EMU Common Reads

EMU’s intellectual life committee invites you to join the campus reading program, which will focus on Searching for Zion : the quest for home in the African diaspora by Emily Raboteau.

About our book for 2015-16

At the age of twenty-three, Emily Raboteau traveled to Israel to visit her childhood best friend. While her friend appeared to have found a place to belong, Raboteau could not yet say the same for herself. As a biracial woman from a country still divided along racial lines, she’d never exactly felt at home in America. But as a reggae fan and the daughter of a historian of African-American religion, Raboteau knew of “Zion” as a place black people yearned to be. She’d heard about it on Bob Marley’s album, Exodus and in the speeches of Martin Luther King. She understood it as a metaphor for freedom, a spiritual realm rather than a geographical one. Now in Israel, the Jewish Zion, she was surprised to discover black Jews. More surprising was the story of how they got there. Inspired by their exodus, Raboteau sought out other black communities that left home in search of a Promised Land. Her question for them is same she asks herself: have you found the home you’re looking for?

On her ten-year journey back in time and around the globe, through the Bush years and into the age of Obama, Raboteau wanders through Jamaica, Ethiopia, Ghana, and the American South to explore the complex and contradictory perspectives of Black Zionists. She talks to Rastafarians and African Hebrew Israelites, Evangelicals and Ethiopian Jews, Katrina transplants from her own family—people that have risked everything in search of territory that is hard to define and harder to inhabit. Uniting memoir with historical and cultural investigation, Raboteau overturns our ideas of place and patriotism, displacement and dispossession, citizenship and country in a disarmingly honest and refreshingly brave take on the pull of the story of the Exodus. – From the author’s website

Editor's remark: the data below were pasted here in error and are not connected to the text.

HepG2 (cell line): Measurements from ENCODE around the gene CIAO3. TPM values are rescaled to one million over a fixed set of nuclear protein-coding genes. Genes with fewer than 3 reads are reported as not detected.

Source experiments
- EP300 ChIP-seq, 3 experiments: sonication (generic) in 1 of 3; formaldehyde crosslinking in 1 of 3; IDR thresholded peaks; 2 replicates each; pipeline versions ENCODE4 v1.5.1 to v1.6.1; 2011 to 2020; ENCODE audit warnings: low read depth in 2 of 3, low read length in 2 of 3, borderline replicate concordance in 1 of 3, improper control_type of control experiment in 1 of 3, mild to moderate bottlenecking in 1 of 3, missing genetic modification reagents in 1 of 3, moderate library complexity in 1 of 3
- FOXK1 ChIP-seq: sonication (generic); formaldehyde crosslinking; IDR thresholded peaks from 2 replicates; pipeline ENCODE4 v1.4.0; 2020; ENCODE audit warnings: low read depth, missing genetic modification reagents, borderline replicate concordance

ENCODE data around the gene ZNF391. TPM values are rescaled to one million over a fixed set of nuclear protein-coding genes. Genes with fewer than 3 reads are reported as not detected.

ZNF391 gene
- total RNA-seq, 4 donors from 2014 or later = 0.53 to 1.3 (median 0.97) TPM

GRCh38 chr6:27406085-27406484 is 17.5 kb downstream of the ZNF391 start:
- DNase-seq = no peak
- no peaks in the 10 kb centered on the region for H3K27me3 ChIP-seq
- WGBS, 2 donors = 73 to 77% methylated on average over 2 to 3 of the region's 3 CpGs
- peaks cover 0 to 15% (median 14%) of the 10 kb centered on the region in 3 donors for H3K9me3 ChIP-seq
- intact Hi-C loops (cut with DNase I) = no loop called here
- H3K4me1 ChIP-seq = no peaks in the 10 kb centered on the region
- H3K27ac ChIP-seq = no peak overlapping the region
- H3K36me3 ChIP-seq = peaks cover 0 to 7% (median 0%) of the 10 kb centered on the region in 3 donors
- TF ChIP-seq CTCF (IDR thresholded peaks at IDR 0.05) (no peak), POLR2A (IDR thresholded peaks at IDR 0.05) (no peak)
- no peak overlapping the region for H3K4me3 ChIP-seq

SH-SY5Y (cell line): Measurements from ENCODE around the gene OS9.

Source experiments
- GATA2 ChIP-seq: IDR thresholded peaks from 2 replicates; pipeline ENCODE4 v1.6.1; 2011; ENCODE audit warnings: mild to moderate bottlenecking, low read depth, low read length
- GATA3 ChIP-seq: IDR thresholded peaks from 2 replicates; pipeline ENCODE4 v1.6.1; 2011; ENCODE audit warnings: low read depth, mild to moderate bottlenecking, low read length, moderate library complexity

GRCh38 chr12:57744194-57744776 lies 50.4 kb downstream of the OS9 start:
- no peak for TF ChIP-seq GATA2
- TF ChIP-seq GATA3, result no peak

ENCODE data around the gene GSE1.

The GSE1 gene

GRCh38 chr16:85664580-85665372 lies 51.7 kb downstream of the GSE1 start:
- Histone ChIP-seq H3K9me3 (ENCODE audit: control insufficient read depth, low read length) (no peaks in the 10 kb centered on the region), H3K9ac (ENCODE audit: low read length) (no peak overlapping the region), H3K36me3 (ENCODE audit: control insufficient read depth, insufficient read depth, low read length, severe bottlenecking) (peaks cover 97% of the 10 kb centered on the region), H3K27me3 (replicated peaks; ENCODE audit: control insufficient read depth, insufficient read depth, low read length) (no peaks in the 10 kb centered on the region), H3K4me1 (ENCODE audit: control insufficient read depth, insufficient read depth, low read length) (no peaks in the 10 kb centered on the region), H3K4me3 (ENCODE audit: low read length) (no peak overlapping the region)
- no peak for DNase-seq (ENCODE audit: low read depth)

About Emily Raboteau

Emily Raboteau is the author of a novel, The Professor’s Daughter (Henry Holt) and a work of creative nonfiction, Searching for Zion (Grove), named a best book of 2013 by The Huffington Post and The San Francisco Chronicle, a current finalist for the Hurston Wright Legacy Award, grand prize winner of the New York Book Festival, and winner of a 2014 American Book Award. Her fiction and essays have been widely published and anthologized in Best American Short Stories, Best American Non-required Reading, The New York Times, Tin House, The Guardian, Guernica, VQR, The Believer and elsewhere. Honors include a Pushcart Prize, The Chicago Tribune’s Nelosn Algren Award, and fellowships from the National Endowment for the Arts, the New York Foundation for the Arts, and the MacDowell Colony. An avid world traveler, Raboteau resides in New York City and teaches creative writing in Harlem at City College, once known as “the poor man’s Harvard.” – From the author’s website.

Events

Emily Raboteau will be on campus Oct. 21, 2015. She will speak at University Chapel, 10 am at Lehman Auditorium as well at an afternoon colloquium.